Anders was in command of the Nowogrodek Cavalry Brigade stationed in south Poland when the German blitzkrieg hit his country (1 September 1939). He was captured by the Russians and interned in Lubianka jail where the Red Army tried to recruit him. After the German invasion of the USSR he was freed and set about tracing the Poles who had been held in camps after 1939. The Soviets were uncooperative and Anders was faced by a bureaucratic wall of silence. He asked Stalin twice to help him trace officers who were missing but received no assistance. Stalin wanted the Polish Corps to fight for the USSR but would not arm them. Eventually he agreed to allow the Poles, about 60,000 men and 100,000 women and children, to leave via Persia for Palestine in 1942. The Polish ‘Army’ received extensive training in Palestine and was ready for combat in late 1943 and joined the British 8th Army in Italy. The Poles were noted for their courage and the Polish II Corps was involved in the close hand-to-hand fighting at Monte Cassino and eventually took the hill on 18 May 1944 after suffering very high casualties. His Corps was withdrawn for a while to build up its numbers. Soon after Anders led his Corps in the Adriatic sector, fought at Pescara and Ancona and liberated Bologna.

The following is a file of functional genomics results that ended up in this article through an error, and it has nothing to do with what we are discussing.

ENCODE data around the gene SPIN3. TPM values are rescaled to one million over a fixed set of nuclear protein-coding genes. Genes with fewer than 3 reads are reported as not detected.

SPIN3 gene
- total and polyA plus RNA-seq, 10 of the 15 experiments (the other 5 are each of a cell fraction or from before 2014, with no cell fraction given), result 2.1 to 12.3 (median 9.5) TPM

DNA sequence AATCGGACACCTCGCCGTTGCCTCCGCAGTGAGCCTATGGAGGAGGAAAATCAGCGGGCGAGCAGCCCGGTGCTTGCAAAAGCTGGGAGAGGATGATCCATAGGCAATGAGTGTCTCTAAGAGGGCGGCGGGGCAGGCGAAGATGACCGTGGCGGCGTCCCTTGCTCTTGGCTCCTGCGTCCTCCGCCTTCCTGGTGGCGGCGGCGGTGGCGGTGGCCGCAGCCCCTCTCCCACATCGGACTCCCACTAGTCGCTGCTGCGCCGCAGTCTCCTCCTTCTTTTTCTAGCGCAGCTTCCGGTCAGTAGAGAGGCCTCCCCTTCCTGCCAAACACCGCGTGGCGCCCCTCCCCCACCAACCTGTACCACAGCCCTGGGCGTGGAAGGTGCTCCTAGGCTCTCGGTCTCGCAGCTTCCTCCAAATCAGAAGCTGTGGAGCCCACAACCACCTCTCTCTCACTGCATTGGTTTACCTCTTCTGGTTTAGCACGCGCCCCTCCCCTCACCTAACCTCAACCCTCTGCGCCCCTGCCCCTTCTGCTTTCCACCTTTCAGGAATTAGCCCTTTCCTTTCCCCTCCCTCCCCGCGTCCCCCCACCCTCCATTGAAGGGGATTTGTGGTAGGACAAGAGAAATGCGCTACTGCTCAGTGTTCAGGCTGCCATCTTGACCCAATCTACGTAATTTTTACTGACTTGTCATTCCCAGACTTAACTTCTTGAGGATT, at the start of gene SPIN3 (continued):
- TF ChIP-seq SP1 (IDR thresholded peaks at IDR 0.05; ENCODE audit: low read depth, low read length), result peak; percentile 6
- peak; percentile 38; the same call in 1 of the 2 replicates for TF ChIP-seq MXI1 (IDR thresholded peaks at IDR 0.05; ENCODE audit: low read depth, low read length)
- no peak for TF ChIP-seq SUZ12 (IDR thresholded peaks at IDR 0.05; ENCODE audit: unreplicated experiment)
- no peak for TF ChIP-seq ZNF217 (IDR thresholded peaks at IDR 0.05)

After the death of SIKORSKI in July 1943 the Poles looked to Anders as their national leader. Although it seemed as if the Soviets would install a puppet regime in Poland after its liberation. Anders was determined to fight untilHITLER was finally defeated and then to look at the political problems. After the war his army was 112,000 strong and was a considerable embarrassment to the Western Allies. There was talk of using it to garrison Germany but it was finally decided to disband it. Anders and all but seven officers and 14,000 men decided not to return to Poland. Anders was head of the Polish community in England until his death.